Microsoft: Desperate for innovation?
How much for those startups in the window? For Microsoft, the answer is a cool $649 million.
That's how much the software giant spent on startups through its 2006 fiscal year -- more than three times the amount it spent in 2005, according to the Seattle Post-Intelligencer. How are those big bucks paying off? One recent acquisition, Onfolio, has already seen its blogging software released as Windows Live Writer, a product which has gained some positive Web buzz. Other deals are as much about attracting talent as acquiring products. Last year's acquisition of Groove Networks brought Groove founder Ray Ozzie on board, paving the way for Bill Gates to step down last month and give the chief software architect title to Ozzie.
But it's hard to calculate whether individual deals are paying off for Microsoft, since the company generally only discloses aggregate numbers for its startup spending. Microsoft CEO Steve Ballmer is exercising some caution, according to the P-I: It turned down a $500 million deal to acquire a company with less than $20 million in revenues.
But the fact that Redmond even thought about it tells you something about Microsoft's desperation for innovation -- despite its multibillion-dollar R&D budget.
Microsoft is big, fat, blind. They have always been buying and copying. Apple may have got the idea for GUI from Palo Alto, but they created the environment and made it better. Gates added a recycle bin which Apple "stupidly" sued for - and is starting to do AGAIN with "Pod" in the eco-system called iPod accessories.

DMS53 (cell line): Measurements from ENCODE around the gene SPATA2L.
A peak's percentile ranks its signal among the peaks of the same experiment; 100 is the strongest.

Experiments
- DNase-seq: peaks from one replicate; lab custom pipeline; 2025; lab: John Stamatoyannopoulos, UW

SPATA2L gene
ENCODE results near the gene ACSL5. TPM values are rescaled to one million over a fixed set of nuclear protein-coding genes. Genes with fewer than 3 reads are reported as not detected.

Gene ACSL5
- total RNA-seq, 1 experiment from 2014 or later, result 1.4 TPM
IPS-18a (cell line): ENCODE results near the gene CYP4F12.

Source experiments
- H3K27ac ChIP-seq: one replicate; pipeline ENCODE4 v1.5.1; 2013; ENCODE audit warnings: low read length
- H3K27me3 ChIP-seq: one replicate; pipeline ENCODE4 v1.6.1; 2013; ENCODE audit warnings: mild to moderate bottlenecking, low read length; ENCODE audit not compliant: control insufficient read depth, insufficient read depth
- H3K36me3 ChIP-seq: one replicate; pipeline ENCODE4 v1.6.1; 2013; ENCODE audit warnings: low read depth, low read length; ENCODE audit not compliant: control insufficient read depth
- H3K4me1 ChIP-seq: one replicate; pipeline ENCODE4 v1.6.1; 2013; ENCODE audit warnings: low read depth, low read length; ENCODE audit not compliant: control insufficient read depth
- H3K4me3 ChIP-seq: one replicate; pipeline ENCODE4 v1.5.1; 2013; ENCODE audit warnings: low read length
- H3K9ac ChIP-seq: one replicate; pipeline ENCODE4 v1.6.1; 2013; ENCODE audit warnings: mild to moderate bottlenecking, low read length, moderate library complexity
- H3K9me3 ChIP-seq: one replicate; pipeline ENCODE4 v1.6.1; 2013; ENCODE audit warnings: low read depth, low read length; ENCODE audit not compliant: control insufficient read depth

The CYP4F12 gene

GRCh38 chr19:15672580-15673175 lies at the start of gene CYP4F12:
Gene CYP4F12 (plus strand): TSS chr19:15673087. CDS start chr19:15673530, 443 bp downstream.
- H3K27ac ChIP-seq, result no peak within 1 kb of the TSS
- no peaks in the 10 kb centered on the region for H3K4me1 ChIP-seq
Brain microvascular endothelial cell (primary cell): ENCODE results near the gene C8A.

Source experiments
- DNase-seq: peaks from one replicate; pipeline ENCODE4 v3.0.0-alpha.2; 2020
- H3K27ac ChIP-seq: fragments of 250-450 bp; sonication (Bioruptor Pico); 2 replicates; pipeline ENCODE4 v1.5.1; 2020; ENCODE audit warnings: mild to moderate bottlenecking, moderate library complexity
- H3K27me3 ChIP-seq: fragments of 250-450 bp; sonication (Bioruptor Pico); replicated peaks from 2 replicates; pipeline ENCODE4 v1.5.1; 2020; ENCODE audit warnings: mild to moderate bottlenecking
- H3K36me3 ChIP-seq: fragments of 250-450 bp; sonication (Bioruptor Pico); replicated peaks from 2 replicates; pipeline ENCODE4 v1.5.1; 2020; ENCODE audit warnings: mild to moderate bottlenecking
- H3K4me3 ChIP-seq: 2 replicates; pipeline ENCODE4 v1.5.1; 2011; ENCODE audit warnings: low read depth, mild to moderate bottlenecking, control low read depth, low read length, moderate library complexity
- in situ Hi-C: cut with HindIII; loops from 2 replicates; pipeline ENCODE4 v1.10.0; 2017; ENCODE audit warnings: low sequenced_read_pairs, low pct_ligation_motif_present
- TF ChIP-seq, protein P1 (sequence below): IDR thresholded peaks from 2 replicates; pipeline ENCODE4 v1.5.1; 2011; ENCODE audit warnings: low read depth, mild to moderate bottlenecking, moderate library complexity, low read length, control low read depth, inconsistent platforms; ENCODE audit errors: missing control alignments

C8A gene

Do we really think Gates left Microsoft so that he can spend more time doing philanthropy? Look, nice guy. We appreciate it. He walked away for one big reason. He sees Microsoft falling fast in the next 10 years and he could not see himself. Innovators innovate from the bottom-up. They attack the gorillas and take it down at the heels - chipping away bit by bit. Look at Microsoft's alter-ego personality. Search, Xbox, Vista, this, that, everything. And now with "ZUNE", they plan to kill the iPod. Ahem...you will take marketshare (maybe only a bit) but I doubt you will KILL the iPod. Apple could lose sight one day.
Google isn't innovating. It's Google Gadgets is a direct copy of Apple's widgets and Vista has done something similar - just hasn't released it. Copy copy copy. Everyone does it -- no one is innovating.
We're all living a dream. :-)
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